Lynn Health Department's Opioid Prevention Specialist Candice McClory demonstrates how a Narcan spray bottle works. (Spenser Hasak)

LYNN — The Public Health Department has started offering free Narcan nasal spray kits and training sessions at City Hall.

The kits contain two doses of four-milligram naloxone nasal spray, fentanyl test strips, a mouth guard in case mouth-to-mouth resuscitation is necessary, instructions on how to use Narcan, and other educational resources.

“The brand name of naloxone, Narcan, is a lifesaving medication when used promptly in cases of opioid overdose,” a press release from the city said. “Family, friends, or community bystanders are encouraged to use Narcan as a first response to restore breathing in the event of an emergency.”

The Food and Drug Administration approved over-the-counter use of Narcan at the end of March. The city wanted to provide an option that made it available to everyone since the cost of Narcan is around $250, Opioid Prevention Specialist Candice McClory said.

“It’s a completely free service, no insurance needed,” McClory said. “Obviously we want people to call 911, but if they’re in the vicinity of City Hall, they can come in and grab a kit, no questions asked.”

The department is also hosting monthly informational sessions for larger groups. McClory, registered nurse Jennifer Almonte, and an officer from the Police Department are giving hour-long presentations including the history of Narcan, how to use it, and other educational information.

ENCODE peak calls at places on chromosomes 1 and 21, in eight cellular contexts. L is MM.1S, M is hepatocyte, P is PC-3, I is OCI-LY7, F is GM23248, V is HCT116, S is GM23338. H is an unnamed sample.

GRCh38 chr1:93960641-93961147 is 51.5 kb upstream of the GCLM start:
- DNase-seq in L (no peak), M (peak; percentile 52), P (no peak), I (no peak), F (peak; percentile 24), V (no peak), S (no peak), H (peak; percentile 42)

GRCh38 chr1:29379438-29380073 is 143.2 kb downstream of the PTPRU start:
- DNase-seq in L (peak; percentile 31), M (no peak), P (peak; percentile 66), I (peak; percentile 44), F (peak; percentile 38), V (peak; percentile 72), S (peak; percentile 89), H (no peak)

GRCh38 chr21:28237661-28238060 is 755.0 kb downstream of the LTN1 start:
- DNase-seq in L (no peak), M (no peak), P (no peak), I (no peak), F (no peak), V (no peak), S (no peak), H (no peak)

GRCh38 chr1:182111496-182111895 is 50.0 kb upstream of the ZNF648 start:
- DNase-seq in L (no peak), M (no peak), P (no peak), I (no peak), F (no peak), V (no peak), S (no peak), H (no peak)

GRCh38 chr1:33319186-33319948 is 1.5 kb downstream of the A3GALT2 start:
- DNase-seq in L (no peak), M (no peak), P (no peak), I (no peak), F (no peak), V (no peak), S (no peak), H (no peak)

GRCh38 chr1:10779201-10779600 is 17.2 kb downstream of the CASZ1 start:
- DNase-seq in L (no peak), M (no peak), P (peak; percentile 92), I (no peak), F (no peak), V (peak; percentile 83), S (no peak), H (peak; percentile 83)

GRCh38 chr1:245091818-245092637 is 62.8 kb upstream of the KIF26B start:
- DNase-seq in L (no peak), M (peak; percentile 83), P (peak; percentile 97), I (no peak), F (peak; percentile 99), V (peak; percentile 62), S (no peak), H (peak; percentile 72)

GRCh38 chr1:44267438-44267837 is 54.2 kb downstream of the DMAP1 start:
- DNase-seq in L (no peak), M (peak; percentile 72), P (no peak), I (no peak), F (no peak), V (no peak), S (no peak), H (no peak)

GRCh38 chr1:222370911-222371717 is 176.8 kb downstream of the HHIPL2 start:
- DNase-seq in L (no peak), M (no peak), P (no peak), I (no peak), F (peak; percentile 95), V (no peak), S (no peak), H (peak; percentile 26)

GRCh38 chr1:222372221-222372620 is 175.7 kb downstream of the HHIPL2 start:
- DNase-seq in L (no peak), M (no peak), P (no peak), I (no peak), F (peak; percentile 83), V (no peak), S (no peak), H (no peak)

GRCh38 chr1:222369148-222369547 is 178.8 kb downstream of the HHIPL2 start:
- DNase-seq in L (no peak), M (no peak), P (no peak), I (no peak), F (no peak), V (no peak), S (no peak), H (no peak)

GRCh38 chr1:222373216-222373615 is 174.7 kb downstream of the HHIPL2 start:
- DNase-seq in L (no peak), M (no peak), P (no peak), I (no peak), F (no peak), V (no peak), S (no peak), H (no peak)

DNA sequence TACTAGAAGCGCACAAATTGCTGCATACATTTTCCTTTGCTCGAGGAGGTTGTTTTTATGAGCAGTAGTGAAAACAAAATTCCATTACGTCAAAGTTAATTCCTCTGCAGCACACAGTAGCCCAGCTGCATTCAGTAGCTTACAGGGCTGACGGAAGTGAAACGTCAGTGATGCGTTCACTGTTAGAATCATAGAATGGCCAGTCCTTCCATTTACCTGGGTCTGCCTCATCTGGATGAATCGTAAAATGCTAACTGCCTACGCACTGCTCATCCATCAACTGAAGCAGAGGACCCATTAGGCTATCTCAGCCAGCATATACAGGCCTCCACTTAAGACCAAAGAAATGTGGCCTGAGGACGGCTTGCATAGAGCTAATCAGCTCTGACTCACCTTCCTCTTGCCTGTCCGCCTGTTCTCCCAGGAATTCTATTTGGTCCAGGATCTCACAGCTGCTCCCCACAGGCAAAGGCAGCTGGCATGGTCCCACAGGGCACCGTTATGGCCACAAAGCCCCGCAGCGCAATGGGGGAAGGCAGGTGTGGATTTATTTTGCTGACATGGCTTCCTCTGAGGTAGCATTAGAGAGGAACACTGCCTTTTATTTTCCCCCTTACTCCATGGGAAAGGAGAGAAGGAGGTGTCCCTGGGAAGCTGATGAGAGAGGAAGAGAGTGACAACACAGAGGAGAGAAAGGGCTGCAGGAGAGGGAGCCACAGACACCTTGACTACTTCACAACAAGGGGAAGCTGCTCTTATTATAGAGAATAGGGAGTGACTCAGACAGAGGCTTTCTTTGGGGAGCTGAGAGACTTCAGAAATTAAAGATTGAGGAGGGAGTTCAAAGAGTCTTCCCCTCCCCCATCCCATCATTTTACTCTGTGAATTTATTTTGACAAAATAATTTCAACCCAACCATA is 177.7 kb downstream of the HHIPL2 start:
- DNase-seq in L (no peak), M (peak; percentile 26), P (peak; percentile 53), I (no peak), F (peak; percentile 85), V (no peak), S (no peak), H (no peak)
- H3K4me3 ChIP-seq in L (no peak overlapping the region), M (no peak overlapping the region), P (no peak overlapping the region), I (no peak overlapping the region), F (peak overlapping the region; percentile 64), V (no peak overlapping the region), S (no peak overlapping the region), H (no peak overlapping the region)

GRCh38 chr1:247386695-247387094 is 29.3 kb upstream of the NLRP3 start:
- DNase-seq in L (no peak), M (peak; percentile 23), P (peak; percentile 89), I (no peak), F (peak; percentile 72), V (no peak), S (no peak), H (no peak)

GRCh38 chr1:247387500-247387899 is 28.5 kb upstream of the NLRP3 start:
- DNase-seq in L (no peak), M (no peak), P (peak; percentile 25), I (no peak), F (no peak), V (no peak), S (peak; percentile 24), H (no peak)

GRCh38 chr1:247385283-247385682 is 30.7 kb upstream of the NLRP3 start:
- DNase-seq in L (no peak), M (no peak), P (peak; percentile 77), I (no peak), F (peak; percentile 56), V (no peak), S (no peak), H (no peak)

The next session is on May 9 from 4:30 to 5:30 at City Hall and no registration is needed. They are usually held on the second Tuesday of each month, and are offered in English with a Spanish translation.

“Providing training on how to administer Narcan is part of a comprehensive effort to not only combat substance use disorder, but also ensure that in extreme circumstances, we are using all available resources to try to keep people alive,” Mayor Jared Nicholson said.

If you aren’t able to attend the training sessions, McClory or others in the Public Health Department can give a 15-minute demonstration of how to use the nasal spray, she said.

She said that one of the goals is to normalize the use of Narcan with family members, businesses, office workers, and others.

“We really want to expand it to the businesses … especially restaurants that have more of a club vibe to them, just areas where we feel like people may be possibly under the influence, and just branch it out and just expand access to it,” McClory said.

Narcan is not a dangerous medication, she said.

“The good thing about Narcan is if you don’t have opioids in your system, it doesn’t work, so it doesn’t work for anything except for an opioid overdose,” McClory said.

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